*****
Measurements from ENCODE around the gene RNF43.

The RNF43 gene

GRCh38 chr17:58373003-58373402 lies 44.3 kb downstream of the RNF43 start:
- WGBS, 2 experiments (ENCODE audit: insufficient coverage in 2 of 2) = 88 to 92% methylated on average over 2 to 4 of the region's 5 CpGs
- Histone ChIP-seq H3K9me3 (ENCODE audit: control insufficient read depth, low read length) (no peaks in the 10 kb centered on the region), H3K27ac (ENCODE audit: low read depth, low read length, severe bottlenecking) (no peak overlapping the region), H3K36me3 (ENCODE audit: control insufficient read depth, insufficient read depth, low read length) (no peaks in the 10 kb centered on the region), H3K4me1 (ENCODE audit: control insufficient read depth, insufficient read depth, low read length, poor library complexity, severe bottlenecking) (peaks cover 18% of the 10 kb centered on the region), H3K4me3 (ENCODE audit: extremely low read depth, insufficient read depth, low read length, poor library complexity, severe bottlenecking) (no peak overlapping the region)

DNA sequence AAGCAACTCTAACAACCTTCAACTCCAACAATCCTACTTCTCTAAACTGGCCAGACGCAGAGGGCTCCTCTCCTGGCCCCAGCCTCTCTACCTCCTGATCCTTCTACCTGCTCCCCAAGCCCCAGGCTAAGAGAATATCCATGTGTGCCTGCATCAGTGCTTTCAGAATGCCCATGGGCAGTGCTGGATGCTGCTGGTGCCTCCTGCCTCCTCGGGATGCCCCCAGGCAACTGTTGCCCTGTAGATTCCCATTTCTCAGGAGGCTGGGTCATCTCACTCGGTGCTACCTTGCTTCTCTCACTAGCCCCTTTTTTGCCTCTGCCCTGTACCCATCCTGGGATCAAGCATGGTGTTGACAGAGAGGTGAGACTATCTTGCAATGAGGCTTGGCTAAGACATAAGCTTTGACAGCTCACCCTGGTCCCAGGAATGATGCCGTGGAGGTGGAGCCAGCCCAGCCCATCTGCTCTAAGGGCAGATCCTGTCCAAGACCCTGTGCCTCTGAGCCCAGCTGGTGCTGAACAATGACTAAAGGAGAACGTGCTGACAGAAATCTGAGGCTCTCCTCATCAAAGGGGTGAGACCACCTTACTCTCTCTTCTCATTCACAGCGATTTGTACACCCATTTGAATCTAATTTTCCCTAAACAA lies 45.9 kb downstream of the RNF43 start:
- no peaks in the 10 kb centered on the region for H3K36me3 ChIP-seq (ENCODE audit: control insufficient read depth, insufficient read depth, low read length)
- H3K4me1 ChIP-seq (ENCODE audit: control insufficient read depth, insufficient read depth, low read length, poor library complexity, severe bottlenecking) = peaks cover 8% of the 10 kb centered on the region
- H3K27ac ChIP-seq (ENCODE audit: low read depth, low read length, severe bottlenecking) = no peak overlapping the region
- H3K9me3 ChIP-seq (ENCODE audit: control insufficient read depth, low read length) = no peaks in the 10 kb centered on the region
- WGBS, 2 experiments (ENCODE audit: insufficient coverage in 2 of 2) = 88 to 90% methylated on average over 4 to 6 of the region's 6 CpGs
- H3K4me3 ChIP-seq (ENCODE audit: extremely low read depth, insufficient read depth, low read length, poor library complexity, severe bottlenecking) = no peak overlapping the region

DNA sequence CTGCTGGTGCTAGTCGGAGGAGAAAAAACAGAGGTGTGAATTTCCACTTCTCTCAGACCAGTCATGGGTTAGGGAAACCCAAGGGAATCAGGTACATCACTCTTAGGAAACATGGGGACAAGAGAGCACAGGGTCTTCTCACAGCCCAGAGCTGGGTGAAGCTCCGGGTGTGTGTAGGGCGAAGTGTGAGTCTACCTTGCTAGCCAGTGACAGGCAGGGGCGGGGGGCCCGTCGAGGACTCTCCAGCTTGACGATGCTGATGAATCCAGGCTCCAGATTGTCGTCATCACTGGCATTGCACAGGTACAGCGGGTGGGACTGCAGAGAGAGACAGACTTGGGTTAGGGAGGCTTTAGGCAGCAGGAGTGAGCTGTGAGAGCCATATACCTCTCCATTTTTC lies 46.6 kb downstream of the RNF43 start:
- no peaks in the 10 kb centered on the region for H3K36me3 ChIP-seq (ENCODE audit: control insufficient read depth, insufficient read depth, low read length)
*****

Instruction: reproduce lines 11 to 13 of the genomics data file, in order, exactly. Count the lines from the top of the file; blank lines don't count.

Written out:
- WGBS, 2 experiments (ENCODE audit: insufficient coverage in 2 of 2) = 88 to 90% methylated on average over 4 to 6 of the region's 6 CpGs
- H3K4me3 ChIP-seq (ENCODE audit: extremely low read depth, insufficient read depth, low read length, poor library complexity, severe bottlenecking) = no peak overlapping the region

DNA sequence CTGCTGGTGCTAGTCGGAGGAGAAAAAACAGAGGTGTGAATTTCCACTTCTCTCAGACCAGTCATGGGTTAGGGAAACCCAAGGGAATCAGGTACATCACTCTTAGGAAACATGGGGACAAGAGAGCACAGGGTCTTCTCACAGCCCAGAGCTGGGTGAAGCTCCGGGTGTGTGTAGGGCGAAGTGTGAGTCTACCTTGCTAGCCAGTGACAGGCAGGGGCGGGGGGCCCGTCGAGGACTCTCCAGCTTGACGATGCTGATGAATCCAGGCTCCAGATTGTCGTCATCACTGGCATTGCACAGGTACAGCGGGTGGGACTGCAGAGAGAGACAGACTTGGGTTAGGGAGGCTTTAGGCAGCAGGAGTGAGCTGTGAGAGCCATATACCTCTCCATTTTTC lies 46.6 kb downstream of the RNF43 start: